Code of Affliction: Out Of The Darkness [Chapter 02]

by | Mar 5, 2023 | Code of Affliction | 0 comments

02. Out Of The Darkness

The darkness was overwhelming. The LED-lights illuminated no further than two metres ahead; the new ones lit up only when she reached the border of blackness. Her heart beat boomingly, filling in the silence of the place. Goosebumps appeared on her arms; like she was a child scared of the dark. She gathered her courage and tried to pay attention to the details.

The ceiling was quite high and had mesh panels at regular intervals. The walls had a curvature, coning to the top. She placed her palm on the wall and slid it up, checking it was not a trick of light, but the wall did bulge outwards as well as angled to the top. There was also a steady vibration going on in the metal. Generators? She tiptoed onwards, feeling the arching of her foot, the strain in the ankles and calves, the spring in her knees – the balance came easy and her legs were happy with the exercise.

Occasionally a door would appear, handleless and windowless, just like in the room she had left. No plaques or inscriptions, the panels at their sides dead black. She still pressed at a few screens and pushed at a few doors. Of course, if the voice wanted her to enter one of them, they would fling the door open. But she did not trust the person, who had authorisation to do consciousness transfer and did not offer a proper explanation. She wanted to have at least some notion of this place before she agreed to anything. The voice did not comment her attempts, probably sure that everything was secure, but the lights were pulsing faster when she lingered at a particular door for too long.

As she went, she saw not a single window or any sort of opening to allow the natural light in. And it was not like they had been shuttered – the walls were solid and seamless to the touch. Perhaps, she was brought into some sort of an underground bunker. It would only seem natural to keep the worst of the infection sealed off from the rest of Raj-3. However, if they were underground the ventilation was perfect. She kept looking around for any detail to confirm or disprove her guesses. There was not even a single shining green man with an arrow to mark an emergency exit. She swallowed hard and choked on her own saliva. Her cough trailed away into the darkness, chased by its own echo. So, no one was supposed to get out of here. Or maybe they did? If they agreed to the consciousness transfer.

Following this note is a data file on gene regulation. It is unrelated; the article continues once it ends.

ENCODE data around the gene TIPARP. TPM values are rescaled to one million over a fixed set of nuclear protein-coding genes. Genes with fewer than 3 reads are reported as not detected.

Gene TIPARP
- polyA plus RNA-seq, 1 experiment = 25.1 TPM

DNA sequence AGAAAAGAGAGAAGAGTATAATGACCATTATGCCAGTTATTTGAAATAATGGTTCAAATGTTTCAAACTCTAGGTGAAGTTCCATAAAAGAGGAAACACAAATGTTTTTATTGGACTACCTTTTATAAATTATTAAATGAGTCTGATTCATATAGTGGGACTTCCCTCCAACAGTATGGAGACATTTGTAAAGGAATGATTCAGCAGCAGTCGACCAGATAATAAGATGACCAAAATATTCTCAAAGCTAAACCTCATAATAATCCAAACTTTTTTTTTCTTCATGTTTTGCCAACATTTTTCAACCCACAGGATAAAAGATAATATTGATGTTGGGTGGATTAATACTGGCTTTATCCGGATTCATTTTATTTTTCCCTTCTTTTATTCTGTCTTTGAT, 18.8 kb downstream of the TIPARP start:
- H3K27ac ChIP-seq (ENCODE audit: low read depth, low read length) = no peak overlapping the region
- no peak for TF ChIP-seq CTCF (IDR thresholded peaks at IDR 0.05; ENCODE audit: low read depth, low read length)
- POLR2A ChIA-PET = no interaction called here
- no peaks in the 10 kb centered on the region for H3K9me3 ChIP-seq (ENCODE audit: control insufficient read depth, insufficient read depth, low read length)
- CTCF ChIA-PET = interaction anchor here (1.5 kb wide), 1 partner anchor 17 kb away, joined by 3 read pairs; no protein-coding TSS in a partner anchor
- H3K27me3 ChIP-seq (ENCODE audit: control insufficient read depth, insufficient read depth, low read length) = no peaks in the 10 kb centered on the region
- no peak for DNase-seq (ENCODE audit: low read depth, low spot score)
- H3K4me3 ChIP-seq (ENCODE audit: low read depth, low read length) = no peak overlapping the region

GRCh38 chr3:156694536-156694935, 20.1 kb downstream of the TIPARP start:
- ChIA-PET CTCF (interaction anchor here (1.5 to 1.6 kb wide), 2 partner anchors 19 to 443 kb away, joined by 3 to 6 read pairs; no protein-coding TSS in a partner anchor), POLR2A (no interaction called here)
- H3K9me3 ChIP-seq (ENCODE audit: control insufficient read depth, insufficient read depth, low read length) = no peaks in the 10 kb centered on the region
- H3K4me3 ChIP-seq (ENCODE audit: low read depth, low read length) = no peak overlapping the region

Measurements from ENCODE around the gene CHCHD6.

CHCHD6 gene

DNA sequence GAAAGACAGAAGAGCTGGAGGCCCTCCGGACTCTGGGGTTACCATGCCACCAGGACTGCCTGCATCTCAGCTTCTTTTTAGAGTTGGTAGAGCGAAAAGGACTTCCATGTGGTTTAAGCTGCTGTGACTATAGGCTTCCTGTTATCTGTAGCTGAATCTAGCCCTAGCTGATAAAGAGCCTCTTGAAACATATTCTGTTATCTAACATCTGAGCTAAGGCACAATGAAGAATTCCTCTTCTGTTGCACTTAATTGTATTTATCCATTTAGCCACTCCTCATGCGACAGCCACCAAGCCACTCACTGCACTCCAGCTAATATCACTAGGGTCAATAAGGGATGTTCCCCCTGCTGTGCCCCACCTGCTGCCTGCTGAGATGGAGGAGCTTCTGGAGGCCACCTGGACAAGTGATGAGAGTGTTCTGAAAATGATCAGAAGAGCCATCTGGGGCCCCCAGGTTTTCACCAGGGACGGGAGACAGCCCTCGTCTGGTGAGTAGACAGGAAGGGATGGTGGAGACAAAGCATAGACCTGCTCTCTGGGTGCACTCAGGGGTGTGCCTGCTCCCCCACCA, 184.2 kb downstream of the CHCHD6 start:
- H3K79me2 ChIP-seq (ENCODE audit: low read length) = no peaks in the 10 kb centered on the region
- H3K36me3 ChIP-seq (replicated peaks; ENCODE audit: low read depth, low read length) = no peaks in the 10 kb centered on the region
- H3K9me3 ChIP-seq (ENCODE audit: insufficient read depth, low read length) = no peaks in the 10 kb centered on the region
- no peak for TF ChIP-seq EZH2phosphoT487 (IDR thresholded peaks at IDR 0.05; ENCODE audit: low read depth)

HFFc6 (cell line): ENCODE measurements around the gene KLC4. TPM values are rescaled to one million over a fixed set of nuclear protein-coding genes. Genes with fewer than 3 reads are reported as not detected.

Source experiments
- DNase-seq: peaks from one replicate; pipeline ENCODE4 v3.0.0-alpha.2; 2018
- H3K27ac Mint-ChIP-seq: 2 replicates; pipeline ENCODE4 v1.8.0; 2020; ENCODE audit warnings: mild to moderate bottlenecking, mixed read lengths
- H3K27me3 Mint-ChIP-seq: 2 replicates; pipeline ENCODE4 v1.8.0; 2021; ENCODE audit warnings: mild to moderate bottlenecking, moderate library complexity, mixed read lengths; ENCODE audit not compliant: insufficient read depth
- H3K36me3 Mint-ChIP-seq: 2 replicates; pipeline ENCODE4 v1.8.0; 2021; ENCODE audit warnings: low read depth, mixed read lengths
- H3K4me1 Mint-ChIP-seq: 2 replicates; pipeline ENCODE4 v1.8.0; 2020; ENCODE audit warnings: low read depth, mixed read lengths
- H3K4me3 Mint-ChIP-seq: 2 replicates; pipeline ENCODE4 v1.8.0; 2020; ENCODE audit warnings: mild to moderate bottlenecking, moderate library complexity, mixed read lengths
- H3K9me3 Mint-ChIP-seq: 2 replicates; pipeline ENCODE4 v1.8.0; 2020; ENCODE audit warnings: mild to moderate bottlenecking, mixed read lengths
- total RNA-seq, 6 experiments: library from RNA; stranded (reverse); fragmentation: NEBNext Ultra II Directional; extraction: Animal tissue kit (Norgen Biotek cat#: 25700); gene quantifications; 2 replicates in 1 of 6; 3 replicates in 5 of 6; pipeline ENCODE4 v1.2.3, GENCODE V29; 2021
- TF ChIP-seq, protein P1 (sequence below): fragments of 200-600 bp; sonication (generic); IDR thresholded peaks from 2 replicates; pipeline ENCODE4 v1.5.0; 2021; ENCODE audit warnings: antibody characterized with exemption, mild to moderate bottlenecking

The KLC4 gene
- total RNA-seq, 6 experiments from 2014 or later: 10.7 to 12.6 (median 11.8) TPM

With a renewed vigour, she searched her memories for her name. The consciousness transfer was an operation allowed only in extreme cases from what she could remember. And, of course, it was reserved only for very important people. Because of that, the technology and the details of the procedure weren’t disclosed. She was concerned that they would plant a random name and an alien biography onto her during the procedure as well as alter any memories of this place, for security reasons. But then would it matter if she would be allowed to live and on top of that in a body, which would last her much longer than the biological one?

She paused a mere foot away from the darkness. A needle-pricking sensation coursed through her limbs when she thought of forfeiting her body. It was sick, she tried to argue with herself, and grabbed for the snapshots of memories, depicting patients in the wards with long list of mutations on their monitors. This time the scenes were accompanied by a stronger smell of rot, defecation and disinfectant, the irritating sensation of plastic garment over her body and the straps of a respirator cutting into her cheekbones. But the prickling and tingling would not stop. It was as if her body had an extra significance.